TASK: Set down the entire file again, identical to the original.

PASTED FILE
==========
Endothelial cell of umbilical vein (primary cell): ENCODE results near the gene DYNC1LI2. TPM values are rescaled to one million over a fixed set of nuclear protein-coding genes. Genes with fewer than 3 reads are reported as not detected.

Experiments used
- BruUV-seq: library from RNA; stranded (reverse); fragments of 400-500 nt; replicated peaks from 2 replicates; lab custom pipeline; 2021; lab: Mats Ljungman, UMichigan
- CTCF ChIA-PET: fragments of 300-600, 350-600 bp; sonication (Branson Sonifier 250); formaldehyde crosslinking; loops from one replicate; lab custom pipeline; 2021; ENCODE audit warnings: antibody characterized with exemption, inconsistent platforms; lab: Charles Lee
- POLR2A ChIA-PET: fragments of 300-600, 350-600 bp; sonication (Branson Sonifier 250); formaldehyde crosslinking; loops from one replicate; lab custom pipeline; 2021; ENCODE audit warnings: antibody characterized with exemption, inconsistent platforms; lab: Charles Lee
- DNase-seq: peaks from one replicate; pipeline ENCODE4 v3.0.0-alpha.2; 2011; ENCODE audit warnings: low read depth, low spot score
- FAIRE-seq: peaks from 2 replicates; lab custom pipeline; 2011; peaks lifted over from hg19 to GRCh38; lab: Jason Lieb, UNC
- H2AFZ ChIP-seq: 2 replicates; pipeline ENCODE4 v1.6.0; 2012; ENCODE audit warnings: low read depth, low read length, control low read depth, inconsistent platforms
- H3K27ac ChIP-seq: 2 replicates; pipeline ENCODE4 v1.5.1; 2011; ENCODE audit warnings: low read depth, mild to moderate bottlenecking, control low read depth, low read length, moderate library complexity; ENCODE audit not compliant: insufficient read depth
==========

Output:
Endothelial cell of umbilical vein (primary cell): ENCODE results near the gene DYNC1LI2. TPM values are rescaled to one million over a fixed set of nuclear protein-coding genes. Genes with fewer than 3 reads are reported as not detected.

Experiments used
- BruUV-seq: library from RNA; stranded (reverse); fragments of 400-500 nt; replicated peaks from 2 replicates; lab custom pipeline; 2021; lab: Mats Ljungman, UMichigan
- CTCF ChIA-PET: fragments of 300-600, 350-600 bp; sonication (Branson Sonifier 250); formaldehyde crosslinking; loops from one replicate; lab custom pipeline; 2021; ENCODE audit warnings: antibody characterized with exemption, inconsistent platforms; lab: Charles Lee
- POLR2A ChIA-PET: fragments of 300-600, 350-600 bp; sonication (Branson Sonifier 250); formaldehyde crosslinking; loops from one replicate; lab custom pipeline; 2021; ENCODE audit warnings: antibody characterized with exemption, inconsistent platforms; lab: Charles Lee
- DNase-seq: peaks from one replicate; pipeline ENCODE4 v3.0.0-alpha.2; 2011; ENCODE audit warnings: low read depth, low spot score
- FAIRE-seq: peaks from 2 replicates; lab custom pipeline; 2011; peaks lifted over from hg19 to GRCh38; lab: Jason Lieb, UNC
- H2AFZ ChIP-seq: 2 replicates; pipeline ENCODE4 v1.6.0; 2012; ENCODE audit warnings: low read depth, low read length, control low read depth, inconsistent platforms
- H3K27ac ChIP-seq: 2 replicates; pipeline ENCODE4 v1.5.1; 2011; ENCODE audit warnings: low read depth, mild to moderate bottlenecking, control low read depth, low read length, moderate library complexity; ENCODE audit not compliant: insufficient read depth